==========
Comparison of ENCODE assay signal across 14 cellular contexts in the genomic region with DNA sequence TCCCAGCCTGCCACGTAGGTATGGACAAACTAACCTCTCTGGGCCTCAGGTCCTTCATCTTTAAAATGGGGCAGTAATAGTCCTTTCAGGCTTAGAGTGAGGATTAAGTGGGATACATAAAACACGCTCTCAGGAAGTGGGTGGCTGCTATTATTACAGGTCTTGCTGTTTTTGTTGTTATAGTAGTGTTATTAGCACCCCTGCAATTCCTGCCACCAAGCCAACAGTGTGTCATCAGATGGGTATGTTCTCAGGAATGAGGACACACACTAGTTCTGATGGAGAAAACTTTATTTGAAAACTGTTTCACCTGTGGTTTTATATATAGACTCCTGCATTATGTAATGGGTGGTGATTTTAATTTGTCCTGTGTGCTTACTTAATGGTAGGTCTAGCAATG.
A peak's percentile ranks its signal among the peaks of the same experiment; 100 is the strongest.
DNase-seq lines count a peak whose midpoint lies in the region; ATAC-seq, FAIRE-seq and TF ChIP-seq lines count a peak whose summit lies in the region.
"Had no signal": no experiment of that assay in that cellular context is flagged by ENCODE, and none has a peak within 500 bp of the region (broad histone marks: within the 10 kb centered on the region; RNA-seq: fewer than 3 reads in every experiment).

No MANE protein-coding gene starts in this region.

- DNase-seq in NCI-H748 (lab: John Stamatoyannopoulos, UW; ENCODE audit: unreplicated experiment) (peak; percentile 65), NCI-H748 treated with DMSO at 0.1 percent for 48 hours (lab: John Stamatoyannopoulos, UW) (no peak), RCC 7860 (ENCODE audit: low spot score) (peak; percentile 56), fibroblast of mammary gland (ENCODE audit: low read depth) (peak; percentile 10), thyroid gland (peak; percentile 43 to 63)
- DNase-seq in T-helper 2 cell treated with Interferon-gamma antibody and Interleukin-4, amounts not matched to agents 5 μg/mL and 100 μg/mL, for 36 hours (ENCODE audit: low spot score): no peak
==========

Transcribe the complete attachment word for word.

Comparison of ENCODE assay signal across 14 cellular contexts in the genomic region with DNA sequence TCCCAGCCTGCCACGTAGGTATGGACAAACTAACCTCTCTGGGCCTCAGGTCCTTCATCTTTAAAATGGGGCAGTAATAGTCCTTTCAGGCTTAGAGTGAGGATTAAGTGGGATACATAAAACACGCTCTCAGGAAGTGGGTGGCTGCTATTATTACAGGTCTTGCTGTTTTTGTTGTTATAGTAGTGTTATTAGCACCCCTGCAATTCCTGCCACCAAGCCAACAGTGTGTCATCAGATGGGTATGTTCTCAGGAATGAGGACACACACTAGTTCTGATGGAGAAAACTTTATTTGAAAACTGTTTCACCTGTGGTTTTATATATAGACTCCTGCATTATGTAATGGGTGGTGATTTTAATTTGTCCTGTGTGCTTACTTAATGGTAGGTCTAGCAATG.
A peak's percentile ranks its signal among the peaks of the same experiment; 100 is the strongest.
DNase-seq lines count a peak whose midpoint lies in the region; ATAC-seq, FAIRE-seq and TF ChIP-seq lines count a peak whose summit lies in the region.
"Had no signal": no experiment of that assay in that cellular context is flagged by ENCODE, and none has a peak within 500 bp of the region (broad histone marks: within the 10 kb centered on the region; RNA-seq: fewer than 3 reads in every experiment).

No MANE protein-coding gene starts in this region.

- DNase-seq in NCI-H748 (lab: John Stamatoyannopoulos, UW; ENCODE audit: unreplicated experiment) (peak; percentile 65), NCI-H748 treated with DMSO at 0.1 percent for 48 hours (lab: John Stamatoyannopoulos, UW) (no peak), RCC 7860 (ENCODE audit: low spot score) (peak; percentile 56), fibroblast of mammary gland (ENCODE audit: low read depth) (peak; percentile 10), thyroid gland (peak; percentile 43 to 63)
- DNase-seq in T-helper 2 cell treated with Interferon-gamma antibody and Interleukin-4, amounts not matched to agents 5 μg/mL and 100 μg/mL, for 36 hours (ENCODE audit: low spot score): no peak